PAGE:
Posted on May 13, 2016
I have always wanted to help my community, to do my part to make the community better. As a student with a disability, I don’t always get those opportunities. I finally got the chance to do this through the University of Delaware’s Alternative Spring Break Program, called UDaB, a program for UD students to serve communities across the country. During my trip, I lived with 21 other students for the week, sleeping in a church in Philadelphia and creating an
Posted on February 26, 2016
Recently a couple of friends suggested I should write about love since February is the month about love and matters of the heart. My first reaction was that I am no expert on love. I suggested that I would leave the discussion to Cupid and the cute trolls in the Disney movie Frozen, who are “the love experts.” Furthermore, since February is Heart Health Awareness month, the American Heart Association covers this subject with great tips.
The more I
This entry was posted in Education, Health and Wellness, inclusion, people with disabilities, Uncategorized and tagged American Heart Association, Anquan Bolden, Cupid, Disney, Frozen, Presidents Day, The Carter Center, Tim Tebow, Valentine's Day, Walter Payton Man of the Year award.
Posted on January 13, 2016
Thursday is my favorite day of the week this month. That’s because the Center for Disability Studies’ Disability Cinema series is screening a different film every Thursday in January. The series kicked off on the 7th with Tod Browning’s Freaks, a cult classic from the 30’s that prompts viewers to ponder issues of community, identity and bias in the context of a richly-layered tale of love, camaraderie, betrayal and vengeance. Rachel Adams from Columbia University launched the evening with some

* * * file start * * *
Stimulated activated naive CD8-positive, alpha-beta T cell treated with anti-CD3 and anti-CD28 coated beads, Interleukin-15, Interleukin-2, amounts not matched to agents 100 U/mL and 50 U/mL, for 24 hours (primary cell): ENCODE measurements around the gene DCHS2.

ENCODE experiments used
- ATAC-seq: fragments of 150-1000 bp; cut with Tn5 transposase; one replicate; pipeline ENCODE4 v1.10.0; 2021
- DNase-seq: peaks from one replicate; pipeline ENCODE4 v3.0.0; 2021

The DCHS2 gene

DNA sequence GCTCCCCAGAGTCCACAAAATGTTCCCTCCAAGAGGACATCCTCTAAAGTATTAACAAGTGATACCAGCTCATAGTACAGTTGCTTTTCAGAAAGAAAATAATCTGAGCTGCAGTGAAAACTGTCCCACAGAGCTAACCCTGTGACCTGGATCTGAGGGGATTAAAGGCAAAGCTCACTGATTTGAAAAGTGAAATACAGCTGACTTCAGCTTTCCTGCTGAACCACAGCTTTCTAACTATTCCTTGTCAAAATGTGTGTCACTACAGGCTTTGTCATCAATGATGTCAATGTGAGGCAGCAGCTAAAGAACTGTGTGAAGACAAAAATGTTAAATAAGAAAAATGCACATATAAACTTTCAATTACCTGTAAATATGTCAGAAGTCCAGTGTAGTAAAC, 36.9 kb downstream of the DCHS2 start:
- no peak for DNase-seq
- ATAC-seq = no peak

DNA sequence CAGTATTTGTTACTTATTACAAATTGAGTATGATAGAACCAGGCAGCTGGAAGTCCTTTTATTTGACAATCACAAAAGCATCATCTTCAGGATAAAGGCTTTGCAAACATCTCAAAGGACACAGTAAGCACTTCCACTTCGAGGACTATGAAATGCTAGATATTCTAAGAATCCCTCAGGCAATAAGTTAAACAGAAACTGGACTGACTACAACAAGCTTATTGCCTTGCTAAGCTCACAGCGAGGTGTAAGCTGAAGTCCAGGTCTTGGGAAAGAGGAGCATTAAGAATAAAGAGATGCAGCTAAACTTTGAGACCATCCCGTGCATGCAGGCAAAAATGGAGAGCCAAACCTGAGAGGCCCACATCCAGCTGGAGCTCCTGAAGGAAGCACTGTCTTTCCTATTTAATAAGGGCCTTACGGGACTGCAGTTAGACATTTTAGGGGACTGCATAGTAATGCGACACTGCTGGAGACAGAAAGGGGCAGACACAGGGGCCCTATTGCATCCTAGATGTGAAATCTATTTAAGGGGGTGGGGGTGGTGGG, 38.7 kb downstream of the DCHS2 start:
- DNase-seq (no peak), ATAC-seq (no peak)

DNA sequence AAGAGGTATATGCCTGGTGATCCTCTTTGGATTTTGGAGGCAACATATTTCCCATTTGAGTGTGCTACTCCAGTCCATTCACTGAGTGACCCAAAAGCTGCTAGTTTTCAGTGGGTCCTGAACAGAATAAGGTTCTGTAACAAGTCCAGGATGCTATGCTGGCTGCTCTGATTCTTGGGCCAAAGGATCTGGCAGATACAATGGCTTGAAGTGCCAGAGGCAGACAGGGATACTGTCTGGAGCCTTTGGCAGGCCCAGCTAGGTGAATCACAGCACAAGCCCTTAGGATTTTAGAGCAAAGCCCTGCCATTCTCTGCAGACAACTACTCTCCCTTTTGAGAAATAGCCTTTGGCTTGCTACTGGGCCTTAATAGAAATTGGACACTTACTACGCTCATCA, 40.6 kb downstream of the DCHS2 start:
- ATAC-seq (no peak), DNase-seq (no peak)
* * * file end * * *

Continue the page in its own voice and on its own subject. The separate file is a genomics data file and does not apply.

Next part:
This entry was posted in Center for Disability Studies, diversity, inclusion, physical disabilities, The Arts and tagged Columbia University, Disability Cinema, Fixed: The Science/Fiction of Human Enhancement, Rachel Adams, Stephanie Kerschbaum, Tod Browning's Freaks, University of Delaware.
Posted on December 23, 2015
Like millions of other children, I grew up watching Sesame Street for its colorfully entertaining characters. Looking back, I realize that these characters not only opened my eyes to the world of education at a critically young age, but helped me develop an extremely open mind toward diversity. I may no longer be part of its target demographic audience, but I can’t help but be captivated once again by Sesame Street and the introduction of its newest Muppet playmate,
This entry was posted in autism, Center for Disability Studies, developmental disabilities, diversity, Education, inclusion, The Arts, Uncategorized and tagged autism, Elmo, Julia, Sesame Street, The Amazing Song.